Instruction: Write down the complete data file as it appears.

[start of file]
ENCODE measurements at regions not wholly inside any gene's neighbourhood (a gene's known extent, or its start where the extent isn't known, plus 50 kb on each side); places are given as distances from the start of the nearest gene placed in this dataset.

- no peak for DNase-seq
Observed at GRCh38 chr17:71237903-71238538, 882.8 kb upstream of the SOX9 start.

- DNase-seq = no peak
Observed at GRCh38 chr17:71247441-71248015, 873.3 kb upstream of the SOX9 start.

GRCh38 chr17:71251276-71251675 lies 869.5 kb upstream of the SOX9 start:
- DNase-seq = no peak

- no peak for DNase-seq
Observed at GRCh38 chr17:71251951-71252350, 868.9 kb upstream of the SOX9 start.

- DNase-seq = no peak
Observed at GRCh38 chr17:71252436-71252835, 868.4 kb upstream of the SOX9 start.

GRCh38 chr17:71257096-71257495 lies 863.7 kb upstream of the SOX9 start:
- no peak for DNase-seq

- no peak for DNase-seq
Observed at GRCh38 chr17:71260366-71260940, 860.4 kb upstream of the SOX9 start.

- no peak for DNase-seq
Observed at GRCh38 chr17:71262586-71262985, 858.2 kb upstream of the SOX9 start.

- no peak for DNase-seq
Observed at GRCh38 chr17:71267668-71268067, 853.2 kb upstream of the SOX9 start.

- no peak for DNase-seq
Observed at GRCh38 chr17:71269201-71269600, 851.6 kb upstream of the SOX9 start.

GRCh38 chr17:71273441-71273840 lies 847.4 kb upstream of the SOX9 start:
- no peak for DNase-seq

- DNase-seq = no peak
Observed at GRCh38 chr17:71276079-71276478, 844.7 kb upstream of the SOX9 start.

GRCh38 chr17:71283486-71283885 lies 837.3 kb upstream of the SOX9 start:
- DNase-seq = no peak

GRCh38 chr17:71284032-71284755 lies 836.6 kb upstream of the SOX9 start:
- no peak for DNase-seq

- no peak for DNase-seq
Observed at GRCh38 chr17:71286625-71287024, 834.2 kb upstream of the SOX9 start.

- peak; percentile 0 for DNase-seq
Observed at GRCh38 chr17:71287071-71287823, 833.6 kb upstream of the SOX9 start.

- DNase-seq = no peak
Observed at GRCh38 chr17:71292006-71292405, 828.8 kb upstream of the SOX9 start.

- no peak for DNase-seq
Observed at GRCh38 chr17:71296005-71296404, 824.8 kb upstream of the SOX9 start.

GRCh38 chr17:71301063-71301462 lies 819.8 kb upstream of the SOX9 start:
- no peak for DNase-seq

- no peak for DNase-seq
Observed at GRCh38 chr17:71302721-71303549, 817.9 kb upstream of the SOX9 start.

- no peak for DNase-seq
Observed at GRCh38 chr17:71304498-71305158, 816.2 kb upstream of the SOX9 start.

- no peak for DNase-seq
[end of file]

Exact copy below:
ENCODE measurements at regions not wholly inside any gene's neighbourhood (a gene's known extent, or its start where the extent isn't known, plus 50 kb on each side); places are given as distances from the start of the nearest gene placed in this dataset.

- no peak for DNase-seq
Observed at GRCh38 chr17:71237903-71238538, 882.8 kb upstream of the SOX9 start.

- DNase-seq = no peak
Observed at GRCh38 chr17:71247441-71248015, 873.3 kb upstream of the SOX9 start.

GRCh38 chr17:71251276-71251675 lies 869.5 kb upstream of the SOX9 start:
- DNase-seq = no peak

- no peak for DNase-seq
Observed at GRCh38 chr17:71251951-71252350, 868.9 kb upstream of the SOX9 start.

- DNase-seq = no peak
Observed at GRCh38 chr17:71252436-71252835, 868.4 kb upstream of the SOX9 start.

GRCh38 chr17:71257096-71257495 lies 863.7 kb upstream of the SOX9 start:
- no peak for DNase-seq

- no peak for DNase-seq
Observed at GRCh38 chr17:71260366-71260940, 860.4 kb upstream of the SOX9 start.

- no peak for DNase-seq
Observed at GRCh38 chr17:71262586-71262985, 858.2 kb upstream of the SOX9 start.

- no peak for DNase-seq
Observed at GRCh38 chr17:71267668-71268067, 853.2 kb upstream of the SOX9 start.

- no peak for DNase-seq
Observed at GRCh38 chr17:71269201-71269600, 851.6 kb upstream of the SOX9 start.

GRCh38 chr17:71273441-71273840 lies 847.4 kb upstream of the SOX9 start:
- no peak for DNase-seq

- DNase-seq = no peak
Observed at GRCh38 chr17:71276079-71276478, 844.7 kb upstream of the SOX9 start.

GRCh38 chr17:71283486-71283885 lies 837.3 kb upstream of the SOX9 start:
- DNase-seq = no peak

GRCh38 chr17:71284032-71284755 lies 836.6 kb upstream of the SOX9 start:
- no peak for DNase-seq

- no peak for DNase-seq
Observed at GRCh38 chr17:71286625-71287024, 834.2 kb upstream of the SOX9 start.

- peak; percentile 0 for DNase-seq
Observed at GRCh38 chr17:71287071-71287823, 833.6 kb upstream of the SOX9 start.

- DNase-seq = no peak
Observed at GRCh38 chr17:71292006-71292405, 828.8 kb upstream of the SOX9 start.

- no peak for DNase-seq
Observed at GRCh38 chr17:71296005-71296404, 824.8 kb upstream of the SOX9 start.

GRCh38 chr17:71301063-71301462 lies 819.8 kb upstream of the SOX9 start:
- no peak for DNase-seq

- no peak for DNase-seq
Observed at GRCh38 chr17:71302721-71303549, 817.9 kb upstream of the SOX9 start.

- no peak for DNase-seq
Observed at GRCh38 chr17:71304498-71305158, 816.2 kb upstream of the SOX9 start.

- no peak for DNase-seq